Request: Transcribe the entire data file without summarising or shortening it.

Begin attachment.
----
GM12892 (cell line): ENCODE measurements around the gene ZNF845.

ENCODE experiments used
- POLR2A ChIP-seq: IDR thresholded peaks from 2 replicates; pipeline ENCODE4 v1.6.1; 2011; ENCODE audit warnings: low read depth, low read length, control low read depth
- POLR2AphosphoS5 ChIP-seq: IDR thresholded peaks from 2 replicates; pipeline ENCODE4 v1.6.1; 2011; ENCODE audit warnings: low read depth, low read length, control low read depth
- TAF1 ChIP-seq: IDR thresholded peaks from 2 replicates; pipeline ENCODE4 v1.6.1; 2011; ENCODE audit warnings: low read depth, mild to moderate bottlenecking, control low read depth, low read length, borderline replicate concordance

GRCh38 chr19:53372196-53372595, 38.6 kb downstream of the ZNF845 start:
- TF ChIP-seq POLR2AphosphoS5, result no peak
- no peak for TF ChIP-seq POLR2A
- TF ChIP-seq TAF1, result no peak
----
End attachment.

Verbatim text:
GM12892 (cell line): ENCODE measurements around the gene ZNF845.

ENCODE experiments used
- POLR2A ChIP-seq: IDR thresholded peaks from 2 replicates; pipeline ENCODE4 v1.6.1; 2011; ENCODE audit warnings: low read depth, low read length, control low read depth
- POLR2AphosphoS5 ChIP-seq: IDR thresholded peaks from 2 replicates; pipeline ENCODE4 v1.6.1; 2011; ENCODE audit warnings: low read depth, low read length, control low read depth
- TAF1 ChIP-seq: IDR thresholded peaks from 2 replicates; pipeline ENCODE4 v1.6.1; 2011; ENCODE audit warnings: low read depth, mild to moderate bottlenecking, control low read depth, low read length, borderline replicate concordance

GRCh38 chr19:53372196-53372595, 38.6 kb downstream of the ZNF845 start:
- TF ChIP-seq POLR2AphosphoS5, result no peak
- no peak for TF ChIP-seq POLR2A
- TF ChIP-seq TAF1, result no peak